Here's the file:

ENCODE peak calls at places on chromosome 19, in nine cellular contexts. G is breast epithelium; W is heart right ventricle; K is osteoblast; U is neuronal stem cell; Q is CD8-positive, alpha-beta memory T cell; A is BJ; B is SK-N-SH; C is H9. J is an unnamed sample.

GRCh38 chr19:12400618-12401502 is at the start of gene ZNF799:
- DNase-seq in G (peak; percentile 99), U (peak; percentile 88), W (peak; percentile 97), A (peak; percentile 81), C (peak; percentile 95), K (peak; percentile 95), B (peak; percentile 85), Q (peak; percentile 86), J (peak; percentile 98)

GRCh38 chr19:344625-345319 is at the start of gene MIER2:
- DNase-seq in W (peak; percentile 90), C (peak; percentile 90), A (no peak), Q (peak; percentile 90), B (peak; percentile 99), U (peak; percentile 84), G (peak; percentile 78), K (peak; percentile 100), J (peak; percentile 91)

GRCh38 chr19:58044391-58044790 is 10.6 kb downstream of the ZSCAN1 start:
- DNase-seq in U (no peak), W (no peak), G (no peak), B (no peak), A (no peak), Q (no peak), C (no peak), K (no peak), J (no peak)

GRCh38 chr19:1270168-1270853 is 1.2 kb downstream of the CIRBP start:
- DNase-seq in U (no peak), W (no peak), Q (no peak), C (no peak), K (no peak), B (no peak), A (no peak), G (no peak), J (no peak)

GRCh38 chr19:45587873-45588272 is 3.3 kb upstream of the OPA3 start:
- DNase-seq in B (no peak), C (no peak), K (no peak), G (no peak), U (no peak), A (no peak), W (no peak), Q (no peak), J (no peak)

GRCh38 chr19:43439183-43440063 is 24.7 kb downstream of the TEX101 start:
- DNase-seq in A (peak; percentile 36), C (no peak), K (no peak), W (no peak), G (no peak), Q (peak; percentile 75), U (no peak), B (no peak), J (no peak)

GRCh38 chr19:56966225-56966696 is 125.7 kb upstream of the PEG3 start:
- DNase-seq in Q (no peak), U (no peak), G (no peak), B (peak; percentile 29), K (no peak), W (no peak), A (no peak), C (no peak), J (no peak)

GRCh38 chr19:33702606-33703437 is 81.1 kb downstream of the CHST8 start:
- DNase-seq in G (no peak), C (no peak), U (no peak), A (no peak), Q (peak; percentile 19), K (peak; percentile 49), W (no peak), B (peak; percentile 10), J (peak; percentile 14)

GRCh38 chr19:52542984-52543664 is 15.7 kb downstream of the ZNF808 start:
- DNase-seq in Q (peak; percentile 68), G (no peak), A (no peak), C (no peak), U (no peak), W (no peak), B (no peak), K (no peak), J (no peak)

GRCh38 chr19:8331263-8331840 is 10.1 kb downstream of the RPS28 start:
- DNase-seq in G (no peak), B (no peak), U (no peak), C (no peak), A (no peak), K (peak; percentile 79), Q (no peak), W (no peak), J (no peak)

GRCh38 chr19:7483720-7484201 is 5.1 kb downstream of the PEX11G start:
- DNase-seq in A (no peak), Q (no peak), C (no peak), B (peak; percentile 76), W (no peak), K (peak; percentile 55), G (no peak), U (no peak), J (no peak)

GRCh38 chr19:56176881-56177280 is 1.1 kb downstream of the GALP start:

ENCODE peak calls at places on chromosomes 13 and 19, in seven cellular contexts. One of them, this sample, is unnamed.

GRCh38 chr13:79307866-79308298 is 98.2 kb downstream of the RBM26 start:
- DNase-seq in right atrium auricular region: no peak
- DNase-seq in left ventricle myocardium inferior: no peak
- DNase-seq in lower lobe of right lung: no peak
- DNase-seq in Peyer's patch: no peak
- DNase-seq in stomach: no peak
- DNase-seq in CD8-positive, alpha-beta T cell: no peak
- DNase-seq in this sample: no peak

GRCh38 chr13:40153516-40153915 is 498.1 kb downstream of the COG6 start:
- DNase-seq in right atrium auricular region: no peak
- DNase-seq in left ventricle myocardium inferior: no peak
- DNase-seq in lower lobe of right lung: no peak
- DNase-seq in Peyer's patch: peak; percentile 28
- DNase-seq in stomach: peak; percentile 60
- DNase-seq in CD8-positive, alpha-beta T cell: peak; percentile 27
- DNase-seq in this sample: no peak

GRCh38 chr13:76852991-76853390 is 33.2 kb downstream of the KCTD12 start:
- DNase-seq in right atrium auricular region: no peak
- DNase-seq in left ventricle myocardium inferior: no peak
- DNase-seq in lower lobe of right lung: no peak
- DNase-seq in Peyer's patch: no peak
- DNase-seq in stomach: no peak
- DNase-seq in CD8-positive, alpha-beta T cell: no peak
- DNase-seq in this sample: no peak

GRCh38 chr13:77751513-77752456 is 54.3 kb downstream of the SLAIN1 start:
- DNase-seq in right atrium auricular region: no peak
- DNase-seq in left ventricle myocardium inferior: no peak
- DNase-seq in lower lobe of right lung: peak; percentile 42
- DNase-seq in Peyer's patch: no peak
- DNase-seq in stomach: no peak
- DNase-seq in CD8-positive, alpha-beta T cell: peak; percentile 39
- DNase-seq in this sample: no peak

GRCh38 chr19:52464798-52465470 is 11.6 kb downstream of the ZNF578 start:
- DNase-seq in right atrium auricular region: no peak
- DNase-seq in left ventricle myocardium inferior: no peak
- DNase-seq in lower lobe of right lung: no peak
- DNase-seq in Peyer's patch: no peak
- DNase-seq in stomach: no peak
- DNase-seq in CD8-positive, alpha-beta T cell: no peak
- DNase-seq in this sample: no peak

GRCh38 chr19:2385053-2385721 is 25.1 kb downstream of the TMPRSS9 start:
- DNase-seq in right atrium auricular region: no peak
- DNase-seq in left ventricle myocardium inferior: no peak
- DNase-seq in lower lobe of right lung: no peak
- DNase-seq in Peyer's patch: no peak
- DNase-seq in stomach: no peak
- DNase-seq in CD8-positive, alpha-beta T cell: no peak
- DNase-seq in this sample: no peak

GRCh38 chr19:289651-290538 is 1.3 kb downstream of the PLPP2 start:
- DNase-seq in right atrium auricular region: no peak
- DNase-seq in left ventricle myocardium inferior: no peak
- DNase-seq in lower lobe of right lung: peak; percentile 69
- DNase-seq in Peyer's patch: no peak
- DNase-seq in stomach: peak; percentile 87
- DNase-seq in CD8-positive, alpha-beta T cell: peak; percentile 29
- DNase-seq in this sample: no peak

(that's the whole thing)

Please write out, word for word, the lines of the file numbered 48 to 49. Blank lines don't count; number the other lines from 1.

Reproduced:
- DNase-seq in CD8-positive, alpha-beta T cell: no peak
- DNase-seq in this sample: no peak